The hate speech trial of Dutch anti-Islam MP Geert Wilders was adjourned for 24 hours shortly after opening in Amsterdam on Monday as he called on the judges to recuse themselves on the grounds of bias.
"We will now retire to consider" Wilders' application, said judge Frans Bauduin, the chairman of a special panel of judges hastily convened to hear the recusal bid that interrupted Wilders' trial.
A ruling on the recusal is to be made at 2:00 pm (1200 GMT) on Tuesday, said Bauduin.
Wilders, 47, risks up to a year in jail or a 7,600-euro fine for calling Islam "fascist" and likening the Koran to Hitler's Mein Kampf.
He is charged with five counts of giving religious offence to Muslims and inciting hatred and discrimination against Muslims and people of non-Western immigrant origin, particularly Moroccans, in comments made between October 2006 and March 2008 in Dutch newspapers and on Internet forums.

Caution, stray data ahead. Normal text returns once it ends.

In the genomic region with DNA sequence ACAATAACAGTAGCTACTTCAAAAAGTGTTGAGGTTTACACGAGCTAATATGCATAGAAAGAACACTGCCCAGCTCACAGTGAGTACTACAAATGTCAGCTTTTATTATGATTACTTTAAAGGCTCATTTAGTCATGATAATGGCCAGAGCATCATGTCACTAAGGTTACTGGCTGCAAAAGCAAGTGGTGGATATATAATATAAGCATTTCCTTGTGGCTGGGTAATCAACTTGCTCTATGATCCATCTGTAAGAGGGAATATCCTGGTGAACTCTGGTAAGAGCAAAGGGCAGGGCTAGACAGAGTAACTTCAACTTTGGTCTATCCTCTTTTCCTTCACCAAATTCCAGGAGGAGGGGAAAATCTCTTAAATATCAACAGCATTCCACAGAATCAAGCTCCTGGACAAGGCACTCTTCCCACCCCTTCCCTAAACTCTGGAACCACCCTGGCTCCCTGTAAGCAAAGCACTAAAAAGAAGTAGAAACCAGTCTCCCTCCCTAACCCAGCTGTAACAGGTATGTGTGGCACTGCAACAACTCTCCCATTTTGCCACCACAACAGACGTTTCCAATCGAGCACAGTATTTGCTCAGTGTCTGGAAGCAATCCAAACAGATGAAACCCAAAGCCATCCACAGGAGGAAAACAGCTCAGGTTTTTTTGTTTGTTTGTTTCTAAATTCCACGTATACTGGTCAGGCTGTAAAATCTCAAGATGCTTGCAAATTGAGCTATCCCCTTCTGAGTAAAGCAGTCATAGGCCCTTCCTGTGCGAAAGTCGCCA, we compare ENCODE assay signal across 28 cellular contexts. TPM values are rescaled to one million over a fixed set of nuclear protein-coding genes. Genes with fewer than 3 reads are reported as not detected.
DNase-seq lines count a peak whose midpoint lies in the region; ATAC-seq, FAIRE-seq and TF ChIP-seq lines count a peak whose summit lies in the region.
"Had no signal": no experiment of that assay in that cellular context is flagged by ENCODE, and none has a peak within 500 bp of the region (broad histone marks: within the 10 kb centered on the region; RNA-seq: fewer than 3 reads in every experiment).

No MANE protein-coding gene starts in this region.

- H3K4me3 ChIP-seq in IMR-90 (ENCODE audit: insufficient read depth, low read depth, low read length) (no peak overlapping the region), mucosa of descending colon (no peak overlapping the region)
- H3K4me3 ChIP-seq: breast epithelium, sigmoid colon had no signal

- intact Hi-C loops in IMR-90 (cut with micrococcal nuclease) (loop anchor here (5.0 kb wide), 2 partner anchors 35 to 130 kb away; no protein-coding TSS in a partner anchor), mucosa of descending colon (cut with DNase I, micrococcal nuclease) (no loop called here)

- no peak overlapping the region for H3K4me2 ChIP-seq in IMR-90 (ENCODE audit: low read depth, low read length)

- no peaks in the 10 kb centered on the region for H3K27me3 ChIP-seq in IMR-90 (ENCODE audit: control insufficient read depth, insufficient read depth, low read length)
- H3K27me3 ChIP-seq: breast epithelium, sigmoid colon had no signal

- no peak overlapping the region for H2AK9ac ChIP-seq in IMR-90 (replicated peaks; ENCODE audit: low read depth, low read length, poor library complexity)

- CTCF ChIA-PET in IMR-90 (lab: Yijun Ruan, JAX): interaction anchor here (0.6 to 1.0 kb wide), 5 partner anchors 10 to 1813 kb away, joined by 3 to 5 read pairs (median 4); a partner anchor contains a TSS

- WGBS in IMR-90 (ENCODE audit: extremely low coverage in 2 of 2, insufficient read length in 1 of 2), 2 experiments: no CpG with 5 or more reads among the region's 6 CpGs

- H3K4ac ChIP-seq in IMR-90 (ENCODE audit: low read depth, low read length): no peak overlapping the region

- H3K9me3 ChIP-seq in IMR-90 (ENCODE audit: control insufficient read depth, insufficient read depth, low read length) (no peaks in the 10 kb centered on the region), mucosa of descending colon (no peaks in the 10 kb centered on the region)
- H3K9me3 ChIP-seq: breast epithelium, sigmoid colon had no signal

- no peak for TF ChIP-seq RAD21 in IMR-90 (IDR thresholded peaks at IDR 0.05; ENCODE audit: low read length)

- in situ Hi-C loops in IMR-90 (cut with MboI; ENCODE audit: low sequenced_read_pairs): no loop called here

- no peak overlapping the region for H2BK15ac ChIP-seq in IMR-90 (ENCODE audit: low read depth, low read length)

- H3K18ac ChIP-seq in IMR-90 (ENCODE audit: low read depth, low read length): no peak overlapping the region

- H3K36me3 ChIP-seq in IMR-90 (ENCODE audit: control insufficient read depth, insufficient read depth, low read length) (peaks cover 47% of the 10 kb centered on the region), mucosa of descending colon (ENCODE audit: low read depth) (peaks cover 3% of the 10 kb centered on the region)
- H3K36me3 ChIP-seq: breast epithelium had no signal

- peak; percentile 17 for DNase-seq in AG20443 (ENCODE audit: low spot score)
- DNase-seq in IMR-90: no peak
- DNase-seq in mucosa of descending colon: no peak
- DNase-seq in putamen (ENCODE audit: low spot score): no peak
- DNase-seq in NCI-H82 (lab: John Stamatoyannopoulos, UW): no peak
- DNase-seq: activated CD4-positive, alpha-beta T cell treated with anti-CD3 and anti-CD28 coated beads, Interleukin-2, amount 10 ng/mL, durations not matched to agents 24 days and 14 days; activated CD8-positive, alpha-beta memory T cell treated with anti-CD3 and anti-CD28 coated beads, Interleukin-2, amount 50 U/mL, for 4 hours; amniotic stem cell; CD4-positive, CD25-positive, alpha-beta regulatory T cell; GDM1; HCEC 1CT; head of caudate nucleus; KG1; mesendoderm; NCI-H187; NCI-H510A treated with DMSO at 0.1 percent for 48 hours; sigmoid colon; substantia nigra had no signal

After a brief initial statement in the morning in which he defended his right to free speech, Wilders announced to the court that he would invoke his right to remain silent and not answer any questions.
This moved presiding judge Jan Moors to observe that Wilders has often been accused in the media of making wild statements and then avoiding the discussions they evoked, adding, "it seems as if you're doing it again".
Wilders then sought the recusal of Moors and his two assistants, claiming they had demonstrated bias against him.
"Inappropriate, even scandalous", Wilders told the court of the statement, adding: "In my opinion, a fair trial is no longer possible".
His lawyer Bram Moszkowicz said the incident has "created an impression of partiality".
Wilders is set to become a shadow partner of the next Dutch government after his Party for Freedom came third in June 9 national elections with 24 out of 150 members of the lower house of parliament.